Greg Weisman: So we changed it to Bayside Adventure Sports, and that was back in 1998 when we started. Then I kind of got slightly distracted by legal issues, the church insurance company interviewed me because we were building our first facility, and I shouldn’t have said anything. But I told him about the adventure ministry and they told us, you can’t do that, we’re going to exclude anything that has the word adventure from the church’s liability insurance. But because, adventure people, this is one of the cool things about adventure people, they tend to be people who are driven, goal-oriented, disciplined, they’re comfortable with risk, they tend to work hard and play hard, and they tend to be socioeconomically kind of in the top scales. So many of the board of elders or leadership team of Bayside Church were members of the Adventure Sports Ministry, and so was our attorney, he was a dirt bike rider. So he, of course, told the church leadership, we’ve got to keep this ministry, let’s just have Greg spin it off as a separate nonprofit corporation. So we started a long process and it took us almost three years, and fortunately, pro bono help from Carl Roberts, the best nonprofit attorney in the Sacramento region, who gave us nearly $300,000 worth of legal help to force the federal government to allow us to have our tax-exempt status.

Greg Weisman: Nobody had ever done recreational adventure ministry like we were doing. We were using 15 to 20 different outdoor sports, mountain biking, road cycling, hiking, rock climbing, fishing, hunting, we actually had our own duck club, four-wheel drives, trail running, camping, mountaineering, we were just doing everything, scuba diving. I would just find people who look like they were outdoorsy. I would tell him, Hey, you look like you should be in my ministry. They go, what do you mean? I said, well, you look rugged. You look kind of handsome, you look like you’re in great shape, which makes them feel good. I’d say we run an outdoor ministry. What do you like to do when you have spare time? And they start telling me about shooting guns or something like that. I’d go, we do that, we have a shooting ministry. Yeah, we just think it’s a good idea to come to church and shoot, shoot guns.

Greg Weisman: Anyway, so we started the ministry, we became a nonprofit, then we had to get insurance and nobody would cover us. We had our first policy with Lloyd’s of London, so it was Michael Jackson’s feet and Lady Diana’s the crown jewels and Bayside Adventure Sports, which was a foundling ministry for $20,000 a year. But the church, Ray Johnston, an amazing man, believed in us, believed in the concept, supported us, and we launched and we’ve been doing it now for 25 years. And we have seen thousands and thousands of people get involved through Bayside Adventure Sports, attracted to the church, and attached. It’s this amazing magnet, when people combine their love for Jesus and their passion for their outdoor sports, they just become great friends. And when people make friends that they play with and do things with, they stick together, and so it has caused our church to be way more sticky and brought people who are great leaders into the church because adventure people tend to be people who are white-collar leaders in the community. They work hard, they play hard, and they tend to be successful, and when those people come to church, they start getting involved in church and they want to support it. So we’ve seen this amazing, and it’s so much fun for me because I get to hang out with these people who are presidents of their corporations and managers and leaders and founders, and they all want to play hard, whether it was climbing Mount Shasta or places like that. In fact, we started doing so many things that other churches wanted to find out how to do this kind of ministry. So we had to start a separate nonprofit corporation, which we just got our tax-exempt status for. G1 Outdoors. The G1 stands for Genesis 1, , and our motto is God created the earth, ride it, climb it, catch it, explore it, and protect it. We believe that protecting the Earth is actually something that Christians should care about. Hey, what a novel idea, right? So it’s actually one of our best evangelistic kind of connections because so many of the non-Christians, they care about the earth, they’re out there playing in the Earth, so they’re surprised that the Christians don’t. And then we come in and say, hey, would you help us clean up Yosemite? We’re doing another cleanup at Arcade Creek. We’re doing another project in Tahoe. We adopted another mountain bike trail. So when we do the protected stuff, it really helps them. So G1 Outdoors is, g1outdoors.com is our ministry to help other churches launch adventure ministry.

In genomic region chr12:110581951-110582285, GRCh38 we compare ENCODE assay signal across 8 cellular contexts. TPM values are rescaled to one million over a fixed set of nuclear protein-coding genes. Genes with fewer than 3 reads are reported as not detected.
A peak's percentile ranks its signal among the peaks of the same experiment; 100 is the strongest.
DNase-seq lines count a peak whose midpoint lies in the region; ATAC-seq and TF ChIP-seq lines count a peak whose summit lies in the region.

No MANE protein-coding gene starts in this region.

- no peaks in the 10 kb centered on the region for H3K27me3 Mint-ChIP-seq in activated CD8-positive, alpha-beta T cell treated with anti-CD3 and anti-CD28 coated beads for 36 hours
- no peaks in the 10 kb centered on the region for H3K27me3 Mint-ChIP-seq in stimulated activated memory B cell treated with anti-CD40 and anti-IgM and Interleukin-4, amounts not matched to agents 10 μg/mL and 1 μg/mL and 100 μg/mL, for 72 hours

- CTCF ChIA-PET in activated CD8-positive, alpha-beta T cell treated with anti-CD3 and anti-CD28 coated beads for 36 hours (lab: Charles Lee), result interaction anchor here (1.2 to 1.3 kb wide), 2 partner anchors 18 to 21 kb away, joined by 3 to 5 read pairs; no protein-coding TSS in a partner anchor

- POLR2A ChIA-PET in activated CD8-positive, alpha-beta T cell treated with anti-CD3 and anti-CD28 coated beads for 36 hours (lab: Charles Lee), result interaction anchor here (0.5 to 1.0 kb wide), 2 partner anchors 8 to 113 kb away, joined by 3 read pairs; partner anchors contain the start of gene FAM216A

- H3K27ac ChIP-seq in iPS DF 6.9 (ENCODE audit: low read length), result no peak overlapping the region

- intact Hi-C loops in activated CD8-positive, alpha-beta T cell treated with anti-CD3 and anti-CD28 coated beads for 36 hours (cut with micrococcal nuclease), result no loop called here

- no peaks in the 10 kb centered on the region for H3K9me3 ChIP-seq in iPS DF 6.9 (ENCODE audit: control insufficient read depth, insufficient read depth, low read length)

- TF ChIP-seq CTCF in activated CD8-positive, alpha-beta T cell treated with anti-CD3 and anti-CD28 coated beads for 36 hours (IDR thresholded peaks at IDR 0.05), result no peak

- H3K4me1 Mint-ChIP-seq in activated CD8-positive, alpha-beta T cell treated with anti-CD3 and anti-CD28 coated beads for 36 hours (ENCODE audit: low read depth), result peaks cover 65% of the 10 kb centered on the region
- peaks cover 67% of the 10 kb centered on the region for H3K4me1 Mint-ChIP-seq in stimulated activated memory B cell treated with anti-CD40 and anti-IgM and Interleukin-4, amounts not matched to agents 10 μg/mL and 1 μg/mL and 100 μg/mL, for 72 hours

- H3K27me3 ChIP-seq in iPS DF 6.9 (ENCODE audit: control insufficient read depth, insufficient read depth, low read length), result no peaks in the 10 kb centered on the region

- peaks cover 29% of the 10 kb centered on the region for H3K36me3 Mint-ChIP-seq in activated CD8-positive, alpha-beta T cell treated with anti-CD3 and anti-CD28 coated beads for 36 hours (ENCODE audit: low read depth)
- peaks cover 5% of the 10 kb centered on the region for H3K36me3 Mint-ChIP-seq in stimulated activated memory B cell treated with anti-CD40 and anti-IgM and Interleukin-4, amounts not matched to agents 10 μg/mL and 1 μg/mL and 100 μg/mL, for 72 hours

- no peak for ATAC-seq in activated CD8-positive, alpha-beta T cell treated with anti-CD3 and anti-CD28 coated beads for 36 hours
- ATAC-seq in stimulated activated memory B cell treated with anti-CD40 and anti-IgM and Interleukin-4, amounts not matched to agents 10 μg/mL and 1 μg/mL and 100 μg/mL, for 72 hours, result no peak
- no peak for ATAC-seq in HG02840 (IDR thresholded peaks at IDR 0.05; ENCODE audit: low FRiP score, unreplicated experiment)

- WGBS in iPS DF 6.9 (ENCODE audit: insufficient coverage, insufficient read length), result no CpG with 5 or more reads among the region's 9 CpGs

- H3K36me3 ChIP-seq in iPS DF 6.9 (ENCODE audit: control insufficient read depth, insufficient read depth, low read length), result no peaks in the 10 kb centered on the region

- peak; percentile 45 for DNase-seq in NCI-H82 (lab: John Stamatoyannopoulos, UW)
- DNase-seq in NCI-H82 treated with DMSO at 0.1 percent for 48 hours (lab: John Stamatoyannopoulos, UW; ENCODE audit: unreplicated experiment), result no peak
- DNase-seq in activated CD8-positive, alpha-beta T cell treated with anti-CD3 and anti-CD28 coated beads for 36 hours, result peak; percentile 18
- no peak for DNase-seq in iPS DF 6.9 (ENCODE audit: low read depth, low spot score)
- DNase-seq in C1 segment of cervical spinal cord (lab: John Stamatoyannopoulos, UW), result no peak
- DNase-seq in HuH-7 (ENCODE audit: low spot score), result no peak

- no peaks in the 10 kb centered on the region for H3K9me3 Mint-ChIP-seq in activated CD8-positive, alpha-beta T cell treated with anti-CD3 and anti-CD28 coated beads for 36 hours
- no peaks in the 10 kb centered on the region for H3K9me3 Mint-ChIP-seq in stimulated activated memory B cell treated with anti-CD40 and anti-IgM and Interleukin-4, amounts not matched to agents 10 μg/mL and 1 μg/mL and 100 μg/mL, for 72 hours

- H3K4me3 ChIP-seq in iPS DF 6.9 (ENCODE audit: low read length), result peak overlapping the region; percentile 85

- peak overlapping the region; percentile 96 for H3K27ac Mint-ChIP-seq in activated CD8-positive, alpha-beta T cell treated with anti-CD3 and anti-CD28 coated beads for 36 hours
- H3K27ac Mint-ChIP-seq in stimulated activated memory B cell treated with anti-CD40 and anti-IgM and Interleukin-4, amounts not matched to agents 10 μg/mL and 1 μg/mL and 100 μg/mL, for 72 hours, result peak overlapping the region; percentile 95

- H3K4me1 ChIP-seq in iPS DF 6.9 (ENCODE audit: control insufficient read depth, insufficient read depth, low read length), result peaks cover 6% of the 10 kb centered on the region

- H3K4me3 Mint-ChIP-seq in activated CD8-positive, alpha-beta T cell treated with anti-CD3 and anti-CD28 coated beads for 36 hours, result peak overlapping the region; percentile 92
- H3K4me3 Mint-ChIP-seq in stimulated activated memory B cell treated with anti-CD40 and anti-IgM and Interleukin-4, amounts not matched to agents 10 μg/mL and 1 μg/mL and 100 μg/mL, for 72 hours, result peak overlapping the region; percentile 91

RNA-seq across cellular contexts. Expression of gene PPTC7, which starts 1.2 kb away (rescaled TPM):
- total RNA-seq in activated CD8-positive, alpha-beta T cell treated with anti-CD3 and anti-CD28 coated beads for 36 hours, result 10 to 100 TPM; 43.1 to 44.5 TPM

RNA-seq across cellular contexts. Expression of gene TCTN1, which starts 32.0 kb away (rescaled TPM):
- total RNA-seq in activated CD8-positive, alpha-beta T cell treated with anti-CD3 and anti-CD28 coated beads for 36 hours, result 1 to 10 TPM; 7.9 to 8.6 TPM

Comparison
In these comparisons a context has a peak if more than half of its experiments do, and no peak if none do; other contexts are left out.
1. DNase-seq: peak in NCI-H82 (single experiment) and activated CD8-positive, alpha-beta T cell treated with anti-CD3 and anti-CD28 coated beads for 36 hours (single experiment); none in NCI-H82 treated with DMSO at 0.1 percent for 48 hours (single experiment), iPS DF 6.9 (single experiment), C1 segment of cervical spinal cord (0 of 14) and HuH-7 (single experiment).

Greg Weisman: So, Bart, there are five things that, in fact, there’s a free article at g1outdoors.com that people can download, on the five of the benefits of an adventure ministry are to reach more people, to keep more people, to attract more outsiders and vibrant leaders to your church, to bless and encourage more leaders and families, and connections. And also investing in the people that actually invest in your church and bring back financial gains and support it. But wait, there’s more. Bart, am I getting too excited? Sorry.

Bart Blair: No, no, and I’m sitting here enjoying hearing your enthusiasm. Tell us more, Greg, tell us more.